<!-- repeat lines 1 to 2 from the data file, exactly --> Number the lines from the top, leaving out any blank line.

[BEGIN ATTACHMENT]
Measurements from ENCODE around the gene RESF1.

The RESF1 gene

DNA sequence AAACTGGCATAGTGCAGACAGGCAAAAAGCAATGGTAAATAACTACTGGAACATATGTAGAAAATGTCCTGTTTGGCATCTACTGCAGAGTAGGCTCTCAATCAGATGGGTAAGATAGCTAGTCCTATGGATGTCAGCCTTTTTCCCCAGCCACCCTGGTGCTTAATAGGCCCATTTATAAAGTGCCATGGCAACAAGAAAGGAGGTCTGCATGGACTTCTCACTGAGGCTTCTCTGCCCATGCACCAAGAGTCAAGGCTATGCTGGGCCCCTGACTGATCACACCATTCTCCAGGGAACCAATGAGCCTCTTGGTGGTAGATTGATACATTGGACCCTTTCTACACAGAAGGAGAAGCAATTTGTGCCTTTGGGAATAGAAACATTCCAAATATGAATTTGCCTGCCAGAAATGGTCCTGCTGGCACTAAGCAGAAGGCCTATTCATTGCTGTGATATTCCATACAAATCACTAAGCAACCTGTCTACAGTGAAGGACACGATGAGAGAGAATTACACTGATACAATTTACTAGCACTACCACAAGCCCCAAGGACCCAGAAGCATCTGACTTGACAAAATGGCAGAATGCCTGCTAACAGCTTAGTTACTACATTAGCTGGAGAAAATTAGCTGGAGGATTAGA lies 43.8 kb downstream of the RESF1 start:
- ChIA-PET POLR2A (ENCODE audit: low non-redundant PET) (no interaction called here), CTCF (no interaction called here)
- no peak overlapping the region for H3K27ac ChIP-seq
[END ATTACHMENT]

Measurements from ENCODE around the gene RESF1.

The RESF1 gene